Saturday, July 28, 2007

Universities Outsource Astronomy . . . To Us

What do you do when you have a lot of data and not enough personnel and time to analyze it? Well, you outsource it of course. In this case, though, they're outsourcing it to us.
You're sitting on a pile of about a million telescopic photos of the universe, and each one needs to be classified. Bit of a job. So what do you do? Astronomers at the University of Portsmouth, Oxford University, and Johns Hopkins University came up with a solution last week that not only alleviated the burden but also generated an enthusiastic response from the public: They opened up the project to volunteers via the Internet.

The goal of the project is to identify and classify galaxies all over the universe and create a distribution map of galactic types--primarily spiral versus elliptical, but with some variations as well.

In order to accomplish this, the three universities opened up the project on a website called GalaxyZoo. Users log into the site, then are shown images of galaxies (and other cosmic entities). They then enter information about they images they see.
I sent this along to the science teacher at my school who teaches Astronomy - seems like a good project for the students in that class, don't you think? Now, if we could simply get our hands on that 142 megapixel camera they're using . . .


  1. Hey Mr. Fisch. I was lucky enough to go to a conference in Minneapolis hosted by the World Future Society. It's been very educational and I think you may be interested in much of what the society does. I went to a few very fascinating workshops regarding the future of technology and education including things we haven't even considered before on this blog. You might want to look into it. The website is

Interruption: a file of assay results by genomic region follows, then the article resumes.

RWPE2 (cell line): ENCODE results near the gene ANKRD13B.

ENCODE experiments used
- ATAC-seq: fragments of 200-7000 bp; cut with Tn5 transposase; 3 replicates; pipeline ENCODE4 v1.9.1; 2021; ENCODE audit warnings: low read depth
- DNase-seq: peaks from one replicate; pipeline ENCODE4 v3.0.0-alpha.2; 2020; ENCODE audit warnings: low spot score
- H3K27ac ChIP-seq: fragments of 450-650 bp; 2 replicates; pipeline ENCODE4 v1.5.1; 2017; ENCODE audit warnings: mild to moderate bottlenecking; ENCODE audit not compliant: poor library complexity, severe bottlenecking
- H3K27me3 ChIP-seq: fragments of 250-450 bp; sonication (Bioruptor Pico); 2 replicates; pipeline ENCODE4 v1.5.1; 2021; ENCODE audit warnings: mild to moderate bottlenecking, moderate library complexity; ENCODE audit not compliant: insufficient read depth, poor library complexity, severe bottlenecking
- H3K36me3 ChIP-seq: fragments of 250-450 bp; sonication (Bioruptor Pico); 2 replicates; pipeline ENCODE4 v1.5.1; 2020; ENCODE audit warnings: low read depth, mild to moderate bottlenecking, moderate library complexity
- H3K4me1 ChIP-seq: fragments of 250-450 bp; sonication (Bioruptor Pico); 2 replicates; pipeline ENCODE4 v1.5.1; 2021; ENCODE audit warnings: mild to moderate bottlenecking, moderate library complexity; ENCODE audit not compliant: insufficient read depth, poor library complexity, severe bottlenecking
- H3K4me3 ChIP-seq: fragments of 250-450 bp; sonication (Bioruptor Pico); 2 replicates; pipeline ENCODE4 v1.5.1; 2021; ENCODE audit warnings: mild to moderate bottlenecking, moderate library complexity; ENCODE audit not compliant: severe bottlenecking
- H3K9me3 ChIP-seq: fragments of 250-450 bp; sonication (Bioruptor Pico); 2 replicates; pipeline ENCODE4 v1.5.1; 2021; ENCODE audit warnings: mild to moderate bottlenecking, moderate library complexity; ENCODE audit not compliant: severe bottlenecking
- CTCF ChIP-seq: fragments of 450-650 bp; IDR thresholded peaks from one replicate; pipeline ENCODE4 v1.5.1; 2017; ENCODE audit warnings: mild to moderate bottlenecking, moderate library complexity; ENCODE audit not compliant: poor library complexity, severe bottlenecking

2. Hey Molly, that sounds really interesting. Do you think you have enough info that you could put something together to share with teachers (and would you be interested)? If so, let me know and we can figure it out.

    Separate from this, I really want to figure out a way to get students who are interested more involved in our staff development efforts. I know I said the same thing last year, but I want to figure out a way to make it meaningful for all involved.

  3. I don't know if I could do a whole fancy presentation, but I may be able to think of something to do. Most of the really technological stuff was lost on me, but the workshops did mention a shift in how my generation's mind works and what is going to be needed in the workplace in 20 years. Although, I think that some of the stuff on this blog is probably better than some of their ideas. Not bad, eh? But surely we can think of something I can put together.

    Also, if you want to get a few students, put out the word to a few of the main teachers on here. Surely if they mention something in their classes you can get some more students involved. And once there are students in the circle, maybe they could just drop in on a few of the 21c meetings. Most students probably wouldn't mind giving up a little time if they realize that they can get their voices heard.

  4. Hey Karl,

    Someone has started a game of tag online. I took the bait. You can read more about it (if you're in) on my blog at:

    We shared your Did You Know? and 2020 Vision with at least 1000 teachers this summer in Florida. They loved it!


  5. I am interested to see where this goes and am excited for what this could mean for our students in Hatak's Astronomy class. He had his students do a similar thing and how incredible to have it part of the "official" database.